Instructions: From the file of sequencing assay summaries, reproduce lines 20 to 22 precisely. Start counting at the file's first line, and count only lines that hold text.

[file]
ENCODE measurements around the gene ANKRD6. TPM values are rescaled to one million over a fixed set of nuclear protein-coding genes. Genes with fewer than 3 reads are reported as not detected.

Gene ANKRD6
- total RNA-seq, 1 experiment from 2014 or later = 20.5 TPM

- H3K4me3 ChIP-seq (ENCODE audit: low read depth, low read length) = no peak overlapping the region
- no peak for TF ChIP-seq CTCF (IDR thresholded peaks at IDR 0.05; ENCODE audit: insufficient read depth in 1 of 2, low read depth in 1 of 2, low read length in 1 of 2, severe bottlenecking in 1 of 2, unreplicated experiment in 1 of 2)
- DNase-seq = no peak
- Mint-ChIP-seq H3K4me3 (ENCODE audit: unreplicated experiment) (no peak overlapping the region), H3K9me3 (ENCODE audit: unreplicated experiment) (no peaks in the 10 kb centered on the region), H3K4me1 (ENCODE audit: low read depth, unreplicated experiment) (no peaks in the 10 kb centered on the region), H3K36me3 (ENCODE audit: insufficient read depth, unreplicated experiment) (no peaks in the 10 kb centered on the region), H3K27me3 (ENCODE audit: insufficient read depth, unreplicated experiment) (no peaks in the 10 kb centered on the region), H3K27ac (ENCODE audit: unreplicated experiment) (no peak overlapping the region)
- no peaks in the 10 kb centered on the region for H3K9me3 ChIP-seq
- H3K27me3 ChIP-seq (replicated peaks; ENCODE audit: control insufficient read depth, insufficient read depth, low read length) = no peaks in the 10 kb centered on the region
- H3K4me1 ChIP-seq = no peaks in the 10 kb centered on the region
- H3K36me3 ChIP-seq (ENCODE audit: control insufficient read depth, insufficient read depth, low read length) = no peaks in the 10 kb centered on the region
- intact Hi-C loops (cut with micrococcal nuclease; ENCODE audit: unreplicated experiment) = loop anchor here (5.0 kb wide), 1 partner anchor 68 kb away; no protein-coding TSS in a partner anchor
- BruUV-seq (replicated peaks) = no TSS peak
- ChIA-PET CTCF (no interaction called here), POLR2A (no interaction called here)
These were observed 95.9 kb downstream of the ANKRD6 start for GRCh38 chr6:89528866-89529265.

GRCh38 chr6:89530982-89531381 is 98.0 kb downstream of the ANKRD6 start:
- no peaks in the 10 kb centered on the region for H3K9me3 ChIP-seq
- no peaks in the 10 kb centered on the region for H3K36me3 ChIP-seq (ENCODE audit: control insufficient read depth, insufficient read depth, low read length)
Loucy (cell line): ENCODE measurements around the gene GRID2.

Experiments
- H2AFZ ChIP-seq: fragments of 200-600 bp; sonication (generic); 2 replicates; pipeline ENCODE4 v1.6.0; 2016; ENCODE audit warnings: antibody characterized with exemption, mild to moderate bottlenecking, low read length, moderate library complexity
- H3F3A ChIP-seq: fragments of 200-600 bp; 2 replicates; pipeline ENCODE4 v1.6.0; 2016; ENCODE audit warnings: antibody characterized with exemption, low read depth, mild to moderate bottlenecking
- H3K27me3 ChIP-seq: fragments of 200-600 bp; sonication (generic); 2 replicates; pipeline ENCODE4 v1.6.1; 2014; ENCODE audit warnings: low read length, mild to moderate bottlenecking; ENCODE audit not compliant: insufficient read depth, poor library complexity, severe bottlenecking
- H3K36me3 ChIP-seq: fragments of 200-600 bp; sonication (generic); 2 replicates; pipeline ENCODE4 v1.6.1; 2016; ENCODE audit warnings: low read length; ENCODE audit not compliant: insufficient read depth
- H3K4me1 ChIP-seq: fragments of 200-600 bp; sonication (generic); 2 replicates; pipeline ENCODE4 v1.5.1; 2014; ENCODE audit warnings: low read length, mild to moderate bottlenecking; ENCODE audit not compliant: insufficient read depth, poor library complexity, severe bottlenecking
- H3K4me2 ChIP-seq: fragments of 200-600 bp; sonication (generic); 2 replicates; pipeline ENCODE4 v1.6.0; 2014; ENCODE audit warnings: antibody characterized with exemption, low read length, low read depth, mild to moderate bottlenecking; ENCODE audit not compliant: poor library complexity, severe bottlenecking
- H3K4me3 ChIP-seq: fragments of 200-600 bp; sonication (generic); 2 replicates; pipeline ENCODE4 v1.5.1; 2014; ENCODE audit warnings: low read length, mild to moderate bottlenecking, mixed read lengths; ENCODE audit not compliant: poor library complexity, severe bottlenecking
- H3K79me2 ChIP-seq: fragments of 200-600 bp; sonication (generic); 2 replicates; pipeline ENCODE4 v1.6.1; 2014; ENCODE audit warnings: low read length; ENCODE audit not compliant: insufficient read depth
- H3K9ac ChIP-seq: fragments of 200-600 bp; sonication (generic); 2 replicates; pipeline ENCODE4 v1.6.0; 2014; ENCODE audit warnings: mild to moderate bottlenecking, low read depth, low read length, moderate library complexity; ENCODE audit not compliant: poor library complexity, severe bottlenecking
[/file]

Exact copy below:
Experiments
- H2AFZ ChIP-seq: fragments of 200-600 bp; sonication (generic); 2 replicates; pipeline ENCODE4 v1.6.0; 2016; ENCODE audit warnings: antibody characterized with exemption, mild to moderate bottlenecking, low read length, moderate library complexity
- H3F3A ChIP-seq: fragments of 200-600 bp; 2 replicates; pipeline ENCODE4 v1.6.0; 2016; ENCODE audit warnings: antibody characterized with exemption, low read depth, mild to moderate bottlenecking